Hartree
The hartree (symbol: E_{h} or Ha), also known as the Hartree energy, is the atomic unit of energy, named after the British physicist Douglas Hartree. It is defined as 2R_{∞}hc, where R_{∞} is the Rydberg constant, h is the Planck constant and c is the speed of light. The 2014 CODATA recommended value is E_{h} = 4.359 744 650(54)×10^{−18} J = 27.211 386 02(17) eV.^{[1]}
The hartree energy is approximately the electric potential energy of the hydrogen atom in its ground state and, by the virial theorem, approximately twice its ionization energy; the relationships are not exact because of the finite mass of the nucleus of the hydrogen atom and relativistic corrections.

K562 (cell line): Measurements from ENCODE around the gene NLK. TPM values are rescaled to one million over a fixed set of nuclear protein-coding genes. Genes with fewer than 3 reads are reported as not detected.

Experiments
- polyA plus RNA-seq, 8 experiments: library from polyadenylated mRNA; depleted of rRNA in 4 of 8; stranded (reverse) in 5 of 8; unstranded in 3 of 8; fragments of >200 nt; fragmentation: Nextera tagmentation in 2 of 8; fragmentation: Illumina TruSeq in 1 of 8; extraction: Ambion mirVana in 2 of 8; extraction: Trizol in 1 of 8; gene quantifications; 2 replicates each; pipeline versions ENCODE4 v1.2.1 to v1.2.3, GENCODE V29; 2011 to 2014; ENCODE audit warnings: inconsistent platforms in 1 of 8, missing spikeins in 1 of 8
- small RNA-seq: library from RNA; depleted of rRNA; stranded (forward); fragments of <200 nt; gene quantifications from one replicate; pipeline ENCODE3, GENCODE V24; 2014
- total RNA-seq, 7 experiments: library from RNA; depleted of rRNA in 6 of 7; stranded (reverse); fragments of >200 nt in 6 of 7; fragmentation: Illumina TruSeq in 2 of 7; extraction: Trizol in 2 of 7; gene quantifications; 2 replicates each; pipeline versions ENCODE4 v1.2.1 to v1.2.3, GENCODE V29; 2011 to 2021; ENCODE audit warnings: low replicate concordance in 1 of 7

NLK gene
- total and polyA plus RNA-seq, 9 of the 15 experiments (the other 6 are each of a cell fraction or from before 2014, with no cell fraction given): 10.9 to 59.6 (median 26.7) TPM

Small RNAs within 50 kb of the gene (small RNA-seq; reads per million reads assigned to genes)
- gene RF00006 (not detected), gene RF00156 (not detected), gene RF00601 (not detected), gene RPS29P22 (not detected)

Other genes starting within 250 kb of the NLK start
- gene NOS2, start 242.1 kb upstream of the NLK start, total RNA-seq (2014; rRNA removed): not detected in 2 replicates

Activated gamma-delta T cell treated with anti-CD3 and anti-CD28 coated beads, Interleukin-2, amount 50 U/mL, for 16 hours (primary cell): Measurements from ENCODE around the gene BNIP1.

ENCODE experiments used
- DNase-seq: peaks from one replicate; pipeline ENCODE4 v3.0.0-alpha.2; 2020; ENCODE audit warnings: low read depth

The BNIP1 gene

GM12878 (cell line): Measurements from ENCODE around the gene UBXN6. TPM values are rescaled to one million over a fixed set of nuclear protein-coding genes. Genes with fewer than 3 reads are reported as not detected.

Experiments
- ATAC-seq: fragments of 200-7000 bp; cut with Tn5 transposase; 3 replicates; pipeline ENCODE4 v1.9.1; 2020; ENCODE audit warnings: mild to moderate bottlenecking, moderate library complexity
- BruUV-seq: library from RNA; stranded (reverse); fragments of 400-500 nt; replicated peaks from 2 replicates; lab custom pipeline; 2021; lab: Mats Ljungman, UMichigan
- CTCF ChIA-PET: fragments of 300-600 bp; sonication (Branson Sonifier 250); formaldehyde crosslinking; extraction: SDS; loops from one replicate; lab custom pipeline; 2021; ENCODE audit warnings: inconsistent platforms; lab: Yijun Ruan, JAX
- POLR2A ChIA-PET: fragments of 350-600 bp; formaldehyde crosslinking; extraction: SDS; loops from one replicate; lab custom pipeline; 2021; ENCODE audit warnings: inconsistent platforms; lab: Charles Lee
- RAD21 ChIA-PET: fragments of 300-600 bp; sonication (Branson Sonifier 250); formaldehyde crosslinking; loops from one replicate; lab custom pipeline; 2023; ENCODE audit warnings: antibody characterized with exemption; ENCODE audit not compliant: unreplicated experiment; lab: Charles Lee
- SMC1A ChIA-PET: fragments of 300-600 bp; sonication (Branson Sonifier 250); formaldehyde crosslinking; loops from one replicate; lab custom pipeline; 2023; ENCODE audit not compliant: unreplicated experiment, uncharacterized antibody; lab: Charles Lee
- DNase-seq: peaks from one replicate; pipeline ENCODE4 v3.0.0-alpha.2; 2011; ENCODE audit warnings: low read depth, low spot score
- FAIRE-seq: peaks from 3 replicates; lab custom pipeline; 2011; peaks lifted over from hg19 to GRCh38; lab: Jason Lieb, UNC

The hartree is usually used as a unit of energy in atomic physics and computational chemistry: for experimental measurements at the atomic scale, the electronvolt (eV) or the reciprocal centimetre (cm^{−1}) are much more widely used.
Other relationships
where:
- ħ is the reduced Planck constant,
- m_{e} is the electron rest mass,
- e is the elementary charge,
- a_{0} is the Bohr radius,
- ε_{0} is the electric constant,
- c is the speed of light in vacuum, and
- α is the fine structure constant.
References
- ^ [1]